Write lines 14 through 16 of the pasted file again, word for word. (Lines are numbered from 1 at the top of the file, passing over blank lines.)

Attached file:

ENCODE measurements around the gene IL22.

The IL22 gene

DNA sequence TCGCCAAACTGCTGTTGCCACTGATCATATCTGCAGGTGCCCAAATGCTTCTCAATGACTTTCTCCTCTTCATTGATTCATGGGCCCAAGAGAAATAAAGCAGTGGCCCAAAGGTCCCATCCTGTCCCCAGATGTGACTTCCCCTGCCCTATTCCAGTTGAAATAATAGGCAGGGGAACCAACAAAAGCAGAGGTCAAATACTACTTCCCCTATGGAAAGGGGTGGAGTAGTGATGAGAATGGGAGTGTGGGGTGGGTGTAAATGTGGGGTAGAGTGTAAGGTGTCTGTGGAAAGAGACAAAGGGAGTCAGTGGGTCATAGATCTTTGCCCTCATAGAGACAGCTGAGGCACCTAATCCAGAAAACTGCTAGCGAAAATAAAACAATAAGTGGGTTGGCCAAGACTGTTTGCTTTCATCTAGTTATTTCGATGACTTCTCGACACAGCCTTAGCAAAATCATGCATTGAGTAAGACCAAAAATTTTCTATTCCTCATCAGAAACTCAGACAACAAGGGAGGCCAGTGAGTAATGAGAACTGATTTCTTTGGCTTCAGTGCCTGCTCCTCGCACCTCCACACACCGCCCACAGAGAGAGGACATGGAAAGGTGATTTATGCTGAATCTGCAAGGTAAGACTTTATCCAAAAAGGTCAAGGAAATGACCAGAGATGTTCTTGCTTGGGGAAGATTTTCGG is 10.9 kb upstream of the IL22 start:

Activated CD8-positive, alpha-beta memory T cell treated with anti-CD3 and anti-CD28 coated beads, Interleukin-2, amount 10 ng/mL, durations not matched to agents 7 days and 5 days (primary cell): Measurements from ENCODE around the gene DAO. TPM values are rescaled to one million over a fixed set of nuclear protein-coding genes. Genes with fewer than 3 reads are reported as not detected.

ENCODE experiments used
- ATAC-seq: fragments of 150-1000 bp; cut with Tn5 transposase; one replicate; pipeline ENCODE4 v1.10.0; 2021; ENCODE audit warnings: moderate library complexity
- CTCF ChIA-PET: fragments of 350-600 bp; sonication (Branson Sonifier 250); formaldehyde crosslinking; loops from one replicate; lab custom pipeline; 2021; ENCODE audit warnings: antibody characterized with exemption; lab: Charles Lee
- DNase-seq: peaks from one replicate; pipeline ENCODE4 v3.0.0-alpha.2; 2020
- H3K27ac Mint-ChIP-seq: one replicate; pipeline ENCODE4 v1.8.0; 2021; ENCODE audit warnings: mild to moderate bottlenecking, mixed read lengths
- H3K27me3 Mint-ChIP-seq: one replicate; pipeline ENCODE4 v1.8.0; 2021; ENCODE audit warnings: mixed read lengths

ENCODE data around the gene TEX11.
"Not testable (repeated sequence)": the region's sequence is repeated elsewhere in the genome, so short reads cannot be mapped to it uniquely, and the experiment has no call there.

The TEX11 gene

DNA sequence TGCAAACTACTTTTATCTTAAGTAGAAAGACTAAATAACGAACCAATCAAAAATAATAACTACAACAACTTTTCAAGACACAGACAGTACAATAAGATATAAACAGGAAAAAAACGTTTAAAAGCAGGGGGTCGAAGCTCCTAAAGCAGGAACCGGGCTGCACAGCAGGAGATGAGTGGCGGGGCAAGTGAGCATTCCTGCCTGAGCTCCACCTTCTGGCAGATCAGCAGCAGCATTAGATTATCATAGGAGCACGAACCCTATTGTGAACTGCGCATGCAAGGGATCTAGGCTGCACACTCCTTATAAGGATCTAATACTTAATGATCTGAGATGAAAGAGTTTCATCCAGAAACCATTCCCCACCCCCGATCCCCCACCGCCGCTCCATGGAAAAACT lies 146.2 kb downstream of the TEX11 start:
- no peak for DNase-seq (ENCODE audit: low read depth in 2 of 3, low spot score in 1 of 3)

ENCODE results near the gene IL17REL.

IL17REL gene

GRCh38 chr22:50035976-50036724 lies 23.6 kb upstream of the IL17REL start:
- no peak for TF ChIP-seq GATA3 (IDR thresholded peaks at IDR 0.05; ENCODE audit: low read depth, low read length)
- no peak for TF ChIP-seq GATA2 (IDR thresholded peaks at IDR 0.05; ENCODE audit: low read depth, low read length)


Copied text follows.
DNA sequence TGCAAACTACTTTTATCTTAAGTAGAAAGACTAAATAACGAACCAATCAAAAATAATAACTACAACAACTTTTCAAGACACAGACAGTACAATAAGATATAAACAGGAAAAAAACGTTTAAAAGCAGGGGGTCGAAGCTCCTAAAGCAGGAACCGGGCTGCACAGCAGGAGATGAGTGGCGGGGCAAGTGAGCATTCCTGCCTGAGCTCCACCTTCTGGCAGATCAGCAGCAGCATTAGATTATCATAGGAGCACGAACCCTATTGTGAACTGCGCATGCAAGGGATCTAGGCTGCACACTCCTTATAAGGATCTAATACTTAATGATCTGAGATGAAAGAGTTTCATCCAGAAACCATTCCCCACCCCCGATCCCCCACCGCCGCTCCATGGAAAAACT lies 146.2 kb downstream of the TEX11 start:
- no peak for DNase-seq (ENCODE audit: low read depth in 2 of 3, low spot score in 1 of 3)

ENCODE results near the gene IL17REL.